Home Depot Inc stood by its sales outlook and raised its profit forecast for the year despite a slow start to the spring selling season, making some investors choose the home improvement chain over rival Lowe's.

Lowe's meanwhile cut its forecast for the year after missing sales and profit estimates in the first quarter.

Home Depot continues to outperform Lowe's on both a sales and operational basis. Our thesis has been that Lowe's should be able to close this gap with Home Depot over the next several quarters, but frankly we have yet to see that progress, RBC Capital Markets Scot Ciccarelli said.

Home Depot's forecast also soothed some concerns about demand in the world's largest economy and reassured investors that the slow start to the season was mainly because of bad weather in many parts of the United States.

The customer is back maintaining their home, maybe stepping out a little bit in terms of investing in their home, Home Depot's Chief Financial Officer Carol Tome told Reuters.

Many other analysts also picked Home Depot over its smaller rival, citing better merchandising, advertising and execution.

Home Depot's consistent television message of low-price leadership and a friendlier shopping experience is leading to market share gain, Wall Street Strategies' Brian Sozzi said.

Credit Suisse analyst Gary Balter said Home Depot is well positioned to see earnings upside when the segment gets stronger.


A colder-than-usual spring eroded demand for outdoor products and kept shoppers away in many parts of the United States. Both chains are up against strong numbers from last year when a first-time home buyer tax credit and a federal stimulus for energy-efficient appliances boosted demand.

Non-weather-related products in categories such as electrical, tools and kitchens performed well even as garden product sales fell, Chief Executive Officer Frank Blake said.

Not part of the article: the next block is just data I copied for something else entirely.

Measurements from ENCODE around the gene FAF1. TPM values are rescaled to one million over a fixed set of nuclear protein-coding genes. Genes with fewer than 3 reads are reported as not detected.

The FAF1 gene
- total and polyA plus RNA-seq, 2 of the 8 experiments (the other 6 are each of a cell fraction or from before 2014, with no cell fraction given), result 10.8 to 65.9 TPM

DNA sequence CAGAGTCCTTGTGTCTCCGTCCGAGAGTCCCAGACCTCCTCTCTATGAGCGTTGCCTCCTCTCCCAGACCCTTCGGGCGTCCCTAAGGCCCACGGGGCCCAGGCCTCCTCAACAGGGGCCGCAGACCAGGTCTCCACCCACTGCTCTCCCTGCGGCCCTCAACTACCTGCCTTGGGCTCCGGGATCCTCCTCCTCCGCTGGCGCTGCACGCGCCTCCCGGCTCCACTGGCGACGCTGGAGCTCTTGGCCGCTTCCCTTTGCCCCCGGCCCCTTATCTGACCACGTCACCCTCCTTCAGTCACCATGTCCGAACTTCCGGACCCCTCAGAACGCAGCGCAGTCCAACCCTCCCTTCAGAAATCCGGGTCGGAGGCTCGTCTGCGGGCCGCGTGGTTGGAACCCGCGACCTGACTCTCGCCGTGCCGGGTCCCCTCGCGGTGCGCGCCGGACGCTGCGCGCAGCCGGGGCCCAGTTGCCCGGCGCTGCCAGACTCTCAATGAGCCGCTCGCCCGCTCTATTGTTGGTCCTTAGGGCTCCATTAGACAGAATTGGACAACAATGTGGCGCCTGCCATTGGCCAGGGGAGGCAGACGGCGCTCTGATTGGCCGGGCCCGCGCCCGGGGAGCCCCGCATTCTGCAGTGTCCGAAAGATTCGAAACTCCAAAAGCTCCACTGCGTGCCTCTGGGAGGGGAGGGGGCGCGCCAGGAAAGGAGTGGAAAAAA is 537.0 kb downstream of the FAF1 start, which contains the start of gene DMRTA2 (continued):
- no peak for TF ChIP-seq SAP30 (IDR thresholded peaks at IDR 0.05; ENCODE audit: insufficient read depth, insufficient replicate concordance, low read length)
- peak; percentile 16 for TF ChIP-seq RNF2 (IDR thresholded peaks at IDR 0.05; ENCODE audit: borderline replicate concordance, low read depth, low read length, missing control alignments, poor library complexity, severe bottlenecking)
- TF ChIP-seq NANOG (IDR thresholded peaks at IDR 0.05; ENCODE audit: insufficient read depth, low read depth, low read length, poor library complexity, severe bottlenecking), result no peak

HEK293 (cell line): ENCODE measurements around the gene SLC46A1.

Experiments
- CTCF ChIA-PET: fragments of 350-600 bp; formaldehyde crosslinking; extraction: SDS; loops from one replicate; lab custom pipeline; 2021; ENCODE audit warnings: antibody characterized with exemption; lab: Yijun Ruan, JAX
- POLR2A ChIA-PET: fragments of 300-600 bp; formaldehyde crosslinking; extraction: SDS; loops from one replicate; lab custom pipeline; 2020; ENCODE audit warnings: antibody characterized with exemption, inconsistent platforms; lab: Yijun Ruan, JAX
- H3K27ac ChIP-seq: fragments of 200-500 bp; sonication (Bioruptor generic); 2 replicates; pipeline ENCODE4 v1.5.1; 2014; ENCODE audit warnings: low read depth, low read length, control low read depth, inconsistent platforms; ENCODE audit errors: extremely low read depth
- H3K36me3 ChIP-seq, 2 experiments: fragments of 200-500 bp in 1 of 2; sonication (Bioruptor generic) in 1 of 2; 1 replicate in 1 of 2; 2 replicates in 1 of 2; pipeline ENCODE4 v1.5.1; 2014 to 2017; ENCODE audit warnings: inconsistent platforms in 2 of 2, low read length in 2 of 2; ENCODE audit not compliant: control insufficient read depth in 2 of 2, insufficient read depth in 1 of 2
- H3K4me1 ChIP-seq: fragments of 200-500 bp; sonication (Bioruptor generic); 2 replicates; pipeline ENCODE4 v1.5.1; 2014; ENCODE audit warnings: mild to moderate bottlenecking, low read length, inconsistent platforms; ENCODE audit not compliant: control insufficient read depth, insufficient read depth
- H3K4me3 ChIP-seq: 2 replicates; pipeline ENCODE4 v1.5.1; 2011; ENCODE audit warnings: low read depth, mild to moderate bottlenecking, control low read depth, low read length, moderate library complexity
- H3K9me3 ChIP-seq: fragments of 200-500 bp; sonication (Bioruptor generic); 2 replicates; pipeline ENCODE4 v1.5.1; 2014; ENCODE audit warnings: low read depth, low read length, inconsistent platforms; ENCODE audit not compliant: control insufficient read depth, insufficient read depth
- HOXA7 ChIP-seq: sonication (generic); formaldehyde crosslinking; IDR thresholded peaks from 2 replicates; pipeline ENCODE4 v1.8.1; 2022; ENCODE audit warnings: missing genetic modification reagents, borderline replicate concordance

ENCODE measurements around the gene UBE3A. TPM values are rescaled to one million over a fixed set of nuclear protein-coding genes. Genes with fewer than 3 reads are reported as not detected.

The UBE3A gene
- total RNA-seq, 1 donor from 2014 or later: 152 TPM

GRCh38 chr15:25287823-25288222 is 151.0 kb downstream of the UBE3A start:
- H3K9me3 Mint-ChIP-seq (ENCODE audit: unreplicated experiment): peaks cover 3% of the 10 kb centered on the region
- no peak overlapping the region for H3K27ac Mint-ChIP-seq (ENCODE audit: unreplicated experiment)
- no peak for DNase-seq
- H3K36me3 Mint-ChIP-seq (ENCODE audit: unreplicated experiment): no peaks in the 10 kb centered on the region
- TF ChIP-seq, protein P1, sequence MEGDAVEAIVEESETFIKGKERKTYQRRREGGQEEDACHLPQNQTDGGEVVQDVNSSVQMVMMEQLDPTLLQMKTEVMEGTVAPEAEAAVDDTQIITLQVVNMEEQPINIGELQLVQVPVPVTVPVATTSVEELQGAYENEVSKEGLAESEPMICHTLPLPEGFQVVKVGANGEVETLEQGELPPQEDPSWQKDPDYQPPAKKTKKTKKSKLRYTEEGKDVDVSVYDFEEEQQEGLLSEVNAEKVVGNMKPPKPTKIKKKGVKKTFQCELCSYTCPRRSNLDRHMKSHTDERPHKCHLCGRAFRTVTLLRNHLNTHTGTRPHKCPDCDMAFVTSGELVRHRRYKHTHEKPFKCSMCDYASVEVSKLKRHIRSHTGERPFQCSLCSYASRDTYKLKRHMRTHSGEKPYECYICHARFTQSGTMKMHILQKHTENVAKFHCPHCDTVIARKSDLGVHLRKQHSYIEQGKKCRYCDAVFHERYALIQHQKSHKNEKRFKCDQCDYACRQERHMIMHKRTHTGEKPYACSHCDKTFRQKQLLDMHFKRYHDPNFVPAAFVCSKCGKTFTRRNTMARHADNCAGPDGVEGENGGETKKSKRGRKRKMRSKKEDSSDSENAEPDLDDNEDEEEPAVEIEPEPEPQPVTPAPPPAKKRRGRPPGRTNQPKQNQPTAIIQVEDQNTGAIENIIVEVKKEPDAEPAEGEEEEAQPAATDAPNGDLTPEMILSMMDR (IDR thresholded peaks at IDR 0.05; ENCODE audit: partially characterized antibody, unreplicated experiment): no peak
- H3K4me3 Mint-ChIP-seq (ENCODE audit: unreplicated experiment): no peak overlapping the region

Home Depot's net income rose to $812 million, or 50 cents a share in the first quarter that ended on May 1, from $725 million, or 43 cents a share, a year earlier. Analysts expected 49 cents a share, according to Thomson Reuters I/B/E/S.

Lower expenses were the biggest reason for the better-than-expected profit. The numbers prompted Home Depot to boost its full-year earnings outlook even as it just backed its sales forecast. Its shares were up 1 percent on Tuesday.


Home Depot and Lowe's have found it harder to sell their wares to homeowners. Many shoppers have stayed away from expensive renovations as housing prices fall. Data on Tuesday showed that the housing recovery will be slow. U.S. housing starts fell 10.6 percent in April.

Home Depot's sales fell 0.2 percent to $16.82 billion, missing the average analyst estimate of $17.02 billion. Sales at Home Depot stores open at least a year fell 0.6 percent, with those at U.S. stores declining 0.7 percent.

Home Depot still expects fiscal-year sales to be up about 2.5 percent. It forecast earnings of $2.24 a share, excluding future stock repurchases, up from a prior forecast of $2.20. (Reporting by Dhanya Skariachan; Editing by Lisa Von Ahn, Dave Zimmerman and Robert MacMillan)